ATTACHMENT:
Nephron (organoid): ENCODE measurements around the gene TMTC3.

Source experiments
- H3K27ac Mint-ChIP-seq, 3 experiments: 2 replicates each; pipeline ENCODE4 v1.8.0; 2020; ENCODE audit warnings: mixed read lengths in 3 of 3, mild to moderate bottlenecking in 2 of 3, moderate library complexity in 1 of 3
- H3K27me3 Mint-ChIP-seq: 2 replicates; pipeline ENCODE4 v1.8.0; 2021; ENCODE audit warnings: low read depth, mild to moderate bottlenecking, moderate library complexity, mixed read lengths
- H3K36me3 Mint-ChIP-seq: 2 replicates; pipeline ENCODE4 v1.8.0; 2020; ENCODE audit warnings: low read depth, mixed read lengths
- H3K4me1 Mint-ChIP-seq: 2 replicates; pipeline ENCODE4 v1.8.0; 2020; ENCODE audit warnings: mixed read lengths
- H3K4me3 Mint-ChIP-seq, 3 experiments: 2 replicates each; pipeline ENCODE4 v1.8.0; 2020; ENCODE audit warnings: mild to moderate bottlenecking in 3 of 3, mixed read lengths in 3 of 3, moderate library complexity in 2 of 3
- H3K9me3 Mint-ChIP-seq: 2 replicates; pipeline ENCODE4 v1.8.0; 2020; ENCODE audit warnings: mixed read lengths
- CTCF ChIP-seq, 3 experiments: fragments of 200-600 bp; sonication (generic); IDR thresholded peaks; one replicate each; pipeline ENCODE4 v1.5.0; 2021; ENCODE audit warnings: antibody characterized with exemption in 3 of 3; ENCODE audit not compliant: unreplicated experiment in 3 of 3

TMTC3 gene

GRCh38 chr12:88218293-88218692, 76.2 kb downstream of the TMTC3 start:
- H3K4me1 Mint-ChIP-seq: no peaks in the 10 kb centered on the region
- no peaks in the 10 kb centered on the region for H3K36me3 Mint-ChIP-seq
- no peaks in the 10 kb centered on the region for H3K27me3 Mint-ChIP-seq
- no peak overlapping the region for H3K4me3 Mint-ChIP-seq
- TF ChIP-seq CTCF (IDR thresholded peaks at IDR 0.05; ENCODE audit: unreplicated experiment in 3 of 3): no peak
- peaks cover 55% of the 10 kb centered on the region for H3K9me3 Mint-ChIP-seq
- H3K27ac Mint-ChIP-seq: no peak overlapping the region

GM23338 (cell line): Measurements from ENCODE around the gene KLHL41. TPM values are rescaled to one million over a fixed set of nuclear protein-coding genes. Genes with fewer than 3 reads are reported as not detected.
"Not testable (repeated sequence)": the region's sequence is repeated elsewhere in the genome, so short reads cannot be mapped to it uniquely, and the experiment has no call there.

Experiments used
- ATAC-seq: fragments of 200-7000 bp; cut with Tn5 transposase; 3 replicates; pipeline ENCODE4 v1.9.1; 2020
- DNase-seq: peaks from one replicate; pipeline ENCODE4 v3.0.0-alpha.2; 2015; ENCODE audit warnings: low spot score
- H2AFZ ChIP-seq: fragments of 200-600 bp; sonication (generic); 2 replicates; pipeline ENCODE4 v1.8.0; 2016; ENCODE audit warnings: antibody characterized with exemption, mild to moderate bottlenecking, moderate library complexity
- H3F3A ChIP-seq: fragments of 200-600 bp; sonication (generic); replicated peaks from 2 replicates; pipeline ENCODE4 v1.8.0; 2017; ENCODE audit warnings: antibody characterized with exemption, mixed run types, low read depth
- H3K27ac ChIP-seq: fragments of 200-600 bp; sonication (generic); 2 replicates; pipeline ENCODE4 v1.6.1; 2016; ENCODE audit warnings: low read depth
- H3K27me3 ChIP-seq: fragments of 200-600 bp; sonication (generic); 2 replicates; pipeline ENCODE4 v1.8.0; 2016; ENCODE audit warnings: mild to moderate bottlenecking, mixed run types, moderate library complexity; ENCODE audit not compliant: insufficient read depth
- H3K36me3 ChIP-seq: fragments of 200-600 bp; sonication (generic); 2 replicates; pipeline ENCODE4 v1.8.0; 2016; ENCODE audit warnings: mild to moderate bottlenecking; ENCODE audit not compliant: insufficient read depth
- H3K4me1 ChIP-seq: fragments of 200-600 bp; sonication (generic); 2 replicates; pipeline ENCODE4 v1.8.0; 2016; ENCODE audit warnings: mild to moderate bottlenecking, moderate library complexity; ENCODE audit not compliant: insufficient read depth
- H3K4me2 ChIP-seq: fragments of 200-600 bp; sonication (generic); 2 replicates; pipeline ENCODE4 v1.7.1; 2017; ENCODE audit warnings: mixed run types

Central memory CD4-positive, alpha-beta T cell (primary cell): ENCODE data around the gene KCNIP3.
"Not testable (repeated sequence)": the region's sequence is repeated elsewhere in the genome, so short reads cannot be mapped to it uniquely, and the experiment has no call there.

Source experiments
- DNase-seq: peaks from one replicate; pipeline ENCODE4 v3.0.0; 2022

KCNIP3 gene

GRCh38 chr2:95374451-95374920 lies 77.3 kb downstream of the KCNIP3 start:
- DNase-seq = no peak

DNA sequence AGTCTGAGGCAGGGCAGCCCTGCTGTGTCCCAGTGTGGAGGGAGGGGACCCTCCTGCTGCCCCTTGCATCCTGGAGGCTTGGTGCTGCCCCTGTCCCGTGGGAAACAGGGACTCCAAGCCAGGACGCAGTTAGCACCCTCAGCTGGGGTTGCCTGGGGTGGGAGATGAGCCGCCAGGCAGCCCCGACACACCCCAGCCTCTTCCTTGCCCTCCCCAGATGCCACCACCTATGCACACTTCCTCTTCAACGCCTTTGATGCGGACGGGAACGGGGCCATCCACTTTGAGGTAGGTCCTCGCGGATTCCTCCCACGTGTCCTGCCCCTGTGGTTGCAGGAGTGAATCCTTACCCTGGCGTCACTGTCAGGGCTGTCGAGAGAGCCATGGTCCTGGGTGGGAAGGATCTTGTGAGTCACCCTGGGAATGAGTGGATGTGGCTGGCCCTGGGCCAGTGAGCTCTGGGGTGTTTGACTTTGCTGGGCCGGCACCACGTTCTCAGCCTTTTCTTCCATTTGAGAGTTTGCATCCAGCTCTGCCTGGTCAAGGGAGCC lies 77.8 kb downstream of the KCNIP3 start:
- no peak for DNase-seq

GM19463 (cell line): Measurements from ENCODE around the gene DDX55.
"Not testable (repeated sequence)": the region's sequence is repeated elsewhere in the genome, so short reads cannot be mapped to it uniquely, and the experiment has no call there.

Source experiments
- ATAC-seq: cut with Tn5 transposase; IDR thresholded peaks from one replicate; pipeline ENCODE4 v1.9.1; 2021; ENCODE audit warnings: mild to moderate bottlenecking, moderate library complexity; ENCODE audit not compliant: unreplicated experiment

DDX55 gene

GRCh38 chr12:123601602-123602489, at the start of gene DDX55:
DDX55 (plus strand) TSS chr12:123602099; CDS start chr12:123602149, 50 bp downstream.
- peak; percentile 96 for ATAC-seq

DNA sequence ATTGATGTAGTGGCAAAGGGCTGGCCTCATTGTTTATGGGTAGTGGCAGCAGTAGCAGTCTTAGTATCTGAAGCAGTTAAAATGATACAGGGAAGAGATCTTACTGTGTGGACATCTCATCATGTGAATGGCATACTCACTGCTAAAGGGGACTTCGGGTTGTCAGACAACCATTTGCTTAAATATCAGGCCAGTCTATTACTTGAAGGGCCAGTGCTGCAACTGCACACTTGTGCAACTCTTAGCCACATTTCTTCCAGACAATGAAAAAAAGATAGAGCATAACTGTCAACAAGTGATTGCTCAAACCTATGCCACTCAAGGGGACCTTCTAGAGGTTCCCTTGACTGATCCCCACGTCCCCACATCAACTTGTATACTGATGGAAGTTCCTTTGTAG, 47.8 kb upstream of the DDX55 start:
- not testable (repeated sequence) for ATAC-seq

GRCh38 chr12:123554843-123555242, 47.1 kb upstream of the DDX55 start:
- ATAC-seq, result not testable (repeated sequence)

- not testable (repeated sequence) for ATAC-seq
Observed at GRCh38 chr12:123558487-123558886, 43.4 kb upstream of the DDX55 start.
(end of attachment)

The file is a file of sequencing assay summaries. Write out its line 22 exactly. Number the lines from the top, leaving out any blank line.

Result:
- ATAC-seq: fragments of 200-7000 bp; cut with Tn5 transposase; 3 replicates; pipeline ENCODE4 v1.9.1; 2020